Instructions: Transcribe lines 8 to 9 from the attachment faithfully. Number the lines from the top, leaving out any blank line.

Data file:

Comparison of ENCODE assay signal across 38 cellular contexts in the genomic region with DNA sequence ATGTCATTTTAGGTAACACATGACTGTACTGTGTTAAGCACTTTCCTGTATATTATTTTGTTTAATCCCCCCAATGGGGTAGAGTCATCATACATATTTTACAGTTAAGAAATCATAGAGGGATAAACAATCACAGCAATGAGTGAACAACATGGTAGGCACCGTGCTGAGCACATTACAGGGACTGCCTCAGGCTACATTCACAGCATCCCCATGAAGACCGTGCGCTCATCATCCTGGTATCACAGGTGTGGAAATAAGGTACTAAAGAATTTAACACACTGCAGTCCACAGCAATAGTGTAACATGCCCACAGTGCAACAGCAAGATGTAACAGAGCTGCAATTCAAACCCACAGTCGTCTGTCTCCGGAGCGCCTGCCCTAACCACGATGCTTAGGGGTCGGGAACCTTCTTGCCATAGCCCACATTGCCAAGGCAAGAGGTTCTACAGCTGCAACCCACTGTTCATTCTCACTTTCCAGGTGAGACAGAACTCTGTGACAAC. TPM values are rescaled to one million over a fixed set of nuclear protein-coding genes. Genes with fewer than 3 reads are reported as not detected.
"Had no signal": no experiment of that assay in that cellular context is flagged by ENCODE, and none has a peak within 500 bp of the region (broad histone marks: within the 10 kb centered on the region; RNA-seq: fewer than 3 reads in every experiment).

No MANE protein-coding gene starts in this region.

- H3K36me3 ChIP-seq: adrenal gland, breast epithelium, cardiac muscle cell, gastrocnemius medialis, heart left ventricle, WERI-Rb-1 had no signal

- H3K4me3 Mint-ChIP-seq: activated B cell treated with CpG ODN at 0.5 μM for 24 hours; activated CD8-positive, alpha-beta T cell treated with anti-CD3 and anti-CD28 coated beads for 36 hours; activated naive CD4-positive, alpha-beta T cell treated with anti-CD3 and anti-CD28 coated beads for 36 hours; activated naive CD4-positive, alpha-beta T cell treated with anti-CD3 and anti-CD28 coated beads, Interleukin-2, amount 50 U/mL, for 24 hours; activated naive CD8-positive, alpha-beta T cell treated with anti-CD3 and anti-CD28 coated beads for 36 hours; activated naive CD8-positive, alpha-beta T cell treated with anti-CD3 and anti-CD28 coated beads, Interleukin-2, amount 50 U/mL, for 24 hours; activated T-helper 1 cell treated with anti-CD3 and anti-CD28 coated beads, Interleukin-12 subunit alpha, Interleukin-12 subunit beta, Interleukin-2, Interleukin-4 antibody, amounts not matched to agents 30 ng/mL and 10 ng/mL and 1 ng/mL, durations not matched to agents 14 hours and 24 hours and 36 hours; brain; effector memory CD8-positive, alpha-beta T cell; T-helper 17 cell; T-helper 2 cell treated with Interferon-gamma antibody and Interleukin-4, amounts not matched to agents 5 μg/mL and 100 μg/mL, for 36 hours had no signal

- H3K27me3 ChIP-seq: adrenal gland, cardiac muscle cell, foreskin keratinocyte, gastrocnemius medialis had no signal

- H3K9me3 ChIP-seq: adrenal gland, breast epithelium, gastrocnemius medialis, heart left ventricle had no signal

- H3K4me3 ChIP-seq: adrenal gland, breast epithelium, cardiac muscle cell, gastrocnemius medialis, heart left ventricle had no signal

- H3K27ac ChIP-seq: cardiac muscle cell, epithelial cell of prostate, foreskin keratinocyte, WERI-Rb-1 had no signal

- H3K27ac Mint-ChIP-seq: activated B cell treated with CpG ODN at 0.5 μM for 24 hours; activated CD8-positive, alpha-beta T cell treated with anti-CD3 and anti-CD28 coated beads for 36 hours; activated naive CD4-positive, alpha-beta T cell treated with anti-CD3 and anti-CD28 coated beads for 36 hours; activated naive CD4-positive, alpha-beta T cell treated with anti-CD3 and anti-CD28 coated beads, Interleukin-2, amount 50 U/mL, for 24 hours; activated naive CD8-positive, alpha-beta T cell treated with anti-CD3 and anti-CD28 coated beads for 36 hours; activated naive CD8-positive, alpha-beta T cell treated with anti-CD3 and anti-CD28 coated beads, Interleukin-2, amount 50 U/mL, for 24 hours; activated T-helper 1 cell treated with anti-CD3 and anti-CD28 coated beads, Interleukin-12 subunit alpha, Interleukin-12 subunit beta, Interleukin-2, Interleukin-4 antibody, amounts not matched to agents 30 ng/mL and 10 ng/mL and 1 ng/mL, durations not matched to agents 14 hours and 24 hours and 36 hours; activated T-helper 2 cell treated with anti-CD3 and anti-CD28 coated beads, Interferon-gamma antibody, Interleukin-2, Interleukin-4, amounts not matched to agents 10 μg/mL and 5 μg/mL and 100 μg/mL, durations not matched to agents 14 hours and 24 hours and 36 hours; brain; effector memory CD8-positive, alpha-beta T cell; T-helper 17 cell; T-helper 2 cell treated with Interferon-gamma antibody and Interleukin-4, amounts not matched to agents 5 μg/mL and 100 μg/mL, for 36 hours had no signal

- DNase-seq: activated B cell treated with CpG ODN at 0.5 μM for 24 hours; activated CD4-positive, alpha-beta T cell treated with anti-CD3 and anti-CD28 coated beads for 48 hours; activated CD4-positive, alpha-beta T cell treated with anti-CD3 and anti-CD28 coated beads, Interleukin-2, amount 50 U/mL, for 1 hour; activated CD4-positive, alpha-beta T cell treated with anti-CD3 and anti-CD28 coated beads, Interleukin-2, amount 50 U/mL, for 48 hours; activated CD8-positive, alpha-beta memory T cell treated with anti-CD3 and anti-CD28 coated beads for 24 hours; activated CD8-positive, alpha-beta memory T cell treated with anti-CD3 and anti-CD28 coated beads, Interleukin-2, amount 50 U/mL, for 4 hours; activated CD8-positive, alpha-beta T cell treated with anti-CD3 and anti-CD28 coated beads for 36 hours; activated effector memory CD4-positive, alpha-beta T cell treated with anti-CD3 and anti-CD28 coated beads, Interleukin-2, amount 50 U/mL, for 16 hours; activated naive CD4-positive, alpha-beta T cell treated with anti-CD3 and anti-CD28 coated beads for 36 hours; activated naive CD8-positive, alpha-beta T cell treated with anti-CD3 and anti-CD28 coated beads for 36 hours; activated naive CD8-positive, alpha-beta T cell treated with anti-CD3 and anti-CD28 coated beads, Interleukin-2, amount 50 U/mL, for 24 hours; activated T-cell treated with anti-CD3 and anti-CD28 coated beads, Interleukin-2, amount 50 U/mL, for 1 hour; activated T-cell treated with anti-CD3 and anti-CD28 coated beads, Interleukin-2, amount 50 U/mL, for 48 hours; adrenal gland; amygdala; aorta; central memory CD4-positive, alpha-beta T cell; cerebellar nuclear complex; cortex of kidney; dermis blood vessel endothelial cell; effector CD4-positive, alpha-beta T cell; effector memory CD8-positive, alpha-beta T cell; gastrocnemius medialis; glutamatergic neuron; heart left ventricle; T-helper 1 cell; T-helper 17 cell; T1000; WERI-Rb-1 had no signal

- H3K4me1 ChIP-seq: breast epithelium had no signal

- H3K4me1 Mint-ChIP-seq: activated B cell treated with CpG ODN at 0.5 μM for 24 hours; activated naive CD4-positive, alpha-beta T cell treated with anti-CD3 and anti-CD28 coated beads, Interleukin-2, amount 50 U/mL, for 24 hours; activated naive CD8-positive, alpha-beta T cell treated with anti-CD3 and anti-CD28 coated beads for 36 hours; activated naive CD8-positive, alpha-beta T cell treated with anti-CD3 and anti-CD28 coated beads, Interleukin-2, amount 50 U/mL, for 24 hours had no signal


- H3K4me3 ChIP-seq: adrenal gland, breast epithelium, cardiac muscle cell, gastrocnemius medialis, heart left ventricle had no signal

- H3K27ac ChIP-seq: cardiac muscle cell, epithelial cell of prostate, foreskin keratinocyte, WERI-Rb-1 had no signal